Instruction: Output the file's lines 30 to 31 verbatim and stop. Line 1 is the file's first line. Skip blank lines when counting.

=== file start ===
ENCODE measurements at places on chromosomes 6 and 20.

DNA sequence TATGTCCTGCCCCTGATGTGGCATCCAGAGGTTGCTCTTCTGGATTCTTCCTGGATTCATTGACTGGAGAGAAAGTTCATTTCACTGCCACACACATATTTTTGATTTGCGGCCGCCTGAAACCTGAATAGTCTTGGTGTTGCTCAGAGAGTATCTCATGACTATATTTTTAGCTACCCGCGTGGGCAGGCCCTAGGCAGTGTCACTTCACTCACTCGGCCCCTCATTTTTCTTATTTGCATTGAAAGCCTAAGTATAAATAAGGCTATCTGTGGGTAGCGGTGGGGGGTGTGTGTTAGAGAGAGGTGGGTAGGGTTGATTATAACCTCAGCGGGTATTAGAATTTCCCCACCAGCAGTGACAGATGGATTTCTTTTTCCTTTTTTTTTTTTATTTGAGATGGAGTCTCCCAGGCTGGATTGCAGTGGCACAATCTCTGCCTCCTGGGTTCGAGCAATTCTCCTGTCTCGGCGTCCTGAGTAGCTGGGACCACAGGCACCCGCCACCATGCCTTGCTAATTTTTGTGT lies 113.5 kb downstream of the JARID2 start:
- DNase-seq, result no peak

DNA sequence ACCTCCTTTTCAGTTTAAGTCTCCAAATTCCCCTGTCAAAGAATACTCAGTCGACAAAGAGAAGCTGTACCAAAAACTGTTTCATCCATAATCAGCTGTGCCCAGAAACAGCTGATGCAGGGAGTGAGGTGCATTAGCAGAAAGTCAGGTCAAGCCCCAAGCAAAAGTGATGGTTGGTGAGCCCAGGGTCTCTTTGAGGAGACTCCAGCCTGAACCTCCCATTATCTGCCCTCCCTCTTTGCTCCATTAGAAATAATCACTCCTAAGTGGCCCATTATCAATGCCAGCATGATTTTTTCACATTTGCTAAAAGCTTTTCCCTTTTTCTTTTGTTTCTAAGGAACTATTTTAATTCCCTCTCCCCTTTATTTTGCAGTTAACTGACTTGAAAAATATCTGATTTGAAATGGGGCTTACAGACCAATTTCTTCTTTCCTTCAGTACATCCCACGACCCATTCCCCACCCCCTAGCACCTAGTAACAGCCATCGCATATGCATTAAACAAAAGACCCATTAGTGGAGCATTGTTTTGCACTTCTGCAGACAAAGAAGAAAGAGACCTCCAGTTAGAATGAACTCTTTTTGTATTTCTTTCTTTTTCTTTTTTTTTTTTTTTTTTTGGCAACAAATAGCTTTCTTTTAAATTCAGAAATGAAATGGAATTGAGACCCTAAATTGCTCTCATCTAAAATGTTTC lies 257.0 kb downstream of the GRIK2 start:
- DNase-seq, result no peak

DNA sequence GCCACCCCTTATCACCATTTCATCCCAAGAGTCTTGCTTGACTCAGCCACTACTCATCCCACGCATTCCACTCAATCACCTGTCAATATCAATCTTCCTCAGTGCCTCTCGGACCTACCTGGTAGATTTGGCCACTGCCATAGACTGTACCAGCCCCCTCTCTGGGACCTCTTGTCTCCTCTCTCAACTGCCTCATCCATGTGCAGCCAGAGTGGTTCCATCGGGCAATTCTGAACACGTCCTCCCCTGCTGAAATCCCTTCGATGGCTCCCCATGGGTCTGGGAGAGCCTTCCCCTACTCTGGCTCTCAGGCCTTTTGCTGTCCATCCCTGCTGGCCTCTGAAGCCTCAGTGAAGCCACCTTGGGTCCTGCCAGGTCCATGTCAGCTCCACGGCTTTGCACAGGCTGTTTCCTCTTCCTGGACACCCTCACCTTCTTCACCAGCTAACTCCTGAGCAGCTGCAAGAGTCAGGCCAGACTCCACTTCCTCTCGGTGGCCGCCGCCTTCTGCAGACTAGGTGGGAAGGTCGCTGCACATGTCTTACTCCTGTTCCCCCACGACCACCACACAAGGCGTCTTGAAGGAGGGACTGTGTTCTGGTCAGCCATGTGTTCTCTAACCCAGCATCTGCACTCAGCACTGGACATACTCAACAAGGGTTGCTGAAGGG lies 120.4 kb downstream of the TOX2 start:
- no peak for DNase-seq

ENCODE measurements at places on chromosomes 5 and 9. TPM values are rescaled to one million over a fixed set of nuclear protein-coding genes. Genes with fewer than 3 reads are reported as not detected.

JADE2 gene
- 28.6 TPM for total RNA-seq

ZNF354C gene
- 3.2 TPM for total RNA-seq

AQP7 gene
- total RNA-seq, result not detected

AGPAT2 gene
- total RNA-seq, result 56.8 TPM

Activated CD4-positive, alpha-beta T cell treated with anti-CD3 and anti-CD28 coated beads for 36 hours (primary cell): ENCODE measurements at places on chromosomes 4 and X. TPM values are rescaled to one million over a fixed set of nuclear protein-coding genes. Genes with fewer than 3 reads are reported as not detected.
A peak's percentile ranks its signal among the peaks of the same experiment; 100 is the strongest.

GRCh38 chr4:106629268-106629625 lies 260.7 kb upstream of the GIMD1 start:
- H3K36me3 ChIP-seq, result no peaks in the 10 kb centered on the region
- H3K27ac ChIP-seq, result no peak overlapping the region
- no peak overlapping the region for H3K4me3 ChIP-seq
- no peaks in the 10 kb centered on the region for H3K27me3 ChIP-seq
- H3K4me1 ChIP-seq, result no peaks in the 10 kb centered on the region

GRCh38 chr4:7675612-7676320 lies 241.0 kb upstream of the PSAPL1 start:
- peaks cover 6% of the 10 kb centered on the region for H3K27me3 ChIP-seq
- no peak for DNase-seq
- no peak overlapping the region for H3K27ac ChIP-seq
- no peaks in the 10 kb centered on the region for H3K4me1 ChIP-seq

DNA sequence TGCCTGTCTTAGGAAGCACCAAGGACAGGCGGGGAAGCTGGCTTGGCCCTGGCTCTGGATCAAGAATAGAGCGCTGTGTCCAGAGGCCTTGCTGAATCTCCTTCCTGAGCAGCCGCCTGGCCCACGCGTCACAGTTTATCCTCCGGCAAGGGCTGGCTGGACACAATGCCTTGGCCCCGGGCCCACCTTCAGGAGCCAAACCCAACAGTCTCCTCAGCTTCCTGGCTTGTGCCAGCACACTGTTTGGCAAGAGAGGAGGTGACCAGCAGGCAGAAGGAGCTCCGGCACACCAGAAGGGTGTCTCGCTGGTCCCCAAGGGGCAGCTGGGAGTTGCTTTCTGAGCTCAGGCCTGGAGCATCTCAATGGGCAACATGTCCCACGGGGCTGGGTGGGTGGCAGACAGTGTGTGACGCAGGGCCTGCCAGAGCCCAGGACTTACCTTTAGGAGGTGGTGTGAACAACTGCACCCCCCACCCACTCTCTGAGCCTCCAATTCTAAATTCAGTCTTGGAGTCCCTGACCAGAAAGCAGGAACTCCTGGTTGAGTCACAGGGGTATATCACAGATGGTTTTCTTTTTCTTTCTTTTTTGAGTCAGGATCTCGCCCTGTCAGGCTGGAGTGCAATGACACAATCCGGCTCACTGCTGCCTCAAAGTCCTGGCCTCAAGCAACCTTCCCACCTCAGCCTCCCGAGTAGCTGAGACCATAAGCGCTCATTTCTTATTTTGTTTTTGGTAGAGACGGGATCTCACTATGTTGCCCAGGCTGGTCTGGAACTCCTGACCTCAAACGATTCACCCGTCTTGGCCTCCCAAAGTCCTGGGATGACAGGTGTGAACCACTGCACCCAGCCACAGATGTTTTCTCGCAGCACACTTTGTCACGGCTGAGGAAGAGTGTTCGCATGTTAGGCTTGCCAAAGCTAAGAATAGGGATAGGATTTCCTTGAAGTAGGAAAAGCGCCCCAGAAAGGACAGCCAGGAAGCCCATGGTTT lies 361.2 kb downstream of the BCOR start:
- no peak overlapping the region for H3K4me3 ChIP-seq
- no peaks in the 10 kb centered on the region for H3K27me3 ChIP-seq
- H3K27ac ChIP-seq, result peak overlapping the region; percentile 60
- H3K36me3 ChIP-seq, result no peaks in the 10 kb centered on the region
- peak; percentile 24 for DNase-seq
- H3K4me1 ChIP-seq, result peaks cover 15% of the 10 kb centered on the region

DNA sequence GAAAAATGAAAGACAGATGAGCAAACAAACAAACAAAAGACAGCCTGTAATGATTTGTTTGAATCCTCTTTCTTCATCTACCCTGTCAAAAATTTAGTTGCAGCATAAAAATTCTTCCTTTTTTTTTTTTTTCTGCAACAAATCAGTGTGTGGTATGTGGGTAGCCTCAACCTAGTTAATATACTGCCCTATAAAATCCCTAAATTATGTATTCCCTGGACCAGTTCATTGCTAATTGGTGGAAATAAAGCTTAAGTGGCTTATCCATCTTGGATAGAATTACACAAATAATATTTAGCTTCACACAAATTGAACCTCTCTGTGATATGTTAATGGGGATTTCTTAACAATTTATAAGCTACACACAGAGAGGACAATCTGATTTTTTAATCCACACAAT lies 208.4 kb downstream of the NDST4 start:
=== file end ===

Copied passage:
DNA sequence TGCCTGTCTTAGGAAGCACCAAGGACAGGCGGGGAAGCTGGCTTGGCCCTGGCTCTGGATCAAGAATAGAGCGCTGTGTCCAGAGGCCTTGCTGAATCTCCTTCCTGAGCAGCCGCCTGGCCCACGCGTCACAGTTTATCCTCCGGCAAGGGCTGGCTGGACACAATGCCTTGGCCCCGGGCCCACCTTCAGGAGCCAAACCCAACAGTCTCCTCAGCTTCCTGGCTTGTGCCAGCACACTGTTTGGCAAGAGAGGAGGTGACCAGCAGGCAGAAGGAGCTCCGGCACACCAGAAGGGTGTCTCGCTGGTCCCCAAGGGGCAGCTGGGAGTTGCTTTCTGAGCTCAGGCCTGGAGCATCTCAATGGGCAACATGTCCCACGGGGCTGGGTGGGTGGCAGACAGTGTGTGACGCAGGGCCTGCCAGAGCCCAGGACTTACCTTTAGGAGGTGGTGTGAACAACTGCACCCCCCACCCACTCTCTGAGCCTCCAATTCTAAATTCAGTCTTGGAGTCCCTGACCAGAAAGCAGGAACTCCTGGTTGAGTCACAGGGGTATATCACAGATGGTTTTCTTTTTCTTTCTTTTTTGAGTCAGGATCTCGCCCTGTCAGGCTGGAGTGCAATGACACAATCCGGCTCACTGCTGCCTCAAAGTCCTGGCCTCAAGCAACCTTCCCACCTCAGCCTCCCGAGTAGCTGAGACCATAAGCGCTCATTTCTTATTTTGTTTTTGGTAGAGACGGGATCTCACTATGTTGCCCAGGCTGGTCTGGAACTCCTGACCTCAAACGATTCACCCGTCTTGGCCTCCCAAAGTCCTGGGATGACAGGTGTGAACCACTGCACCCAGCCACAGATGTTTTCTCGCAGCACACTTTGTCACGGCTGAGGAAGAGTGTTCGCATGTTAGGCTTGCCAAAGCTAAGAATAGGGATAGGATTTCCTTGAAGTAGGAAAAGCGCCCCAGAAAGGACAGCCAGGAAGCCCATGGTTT lies 361.2 kb downstream of the BCOR start:
- no peak overlapping the region for H3K4me3 ChIP-seq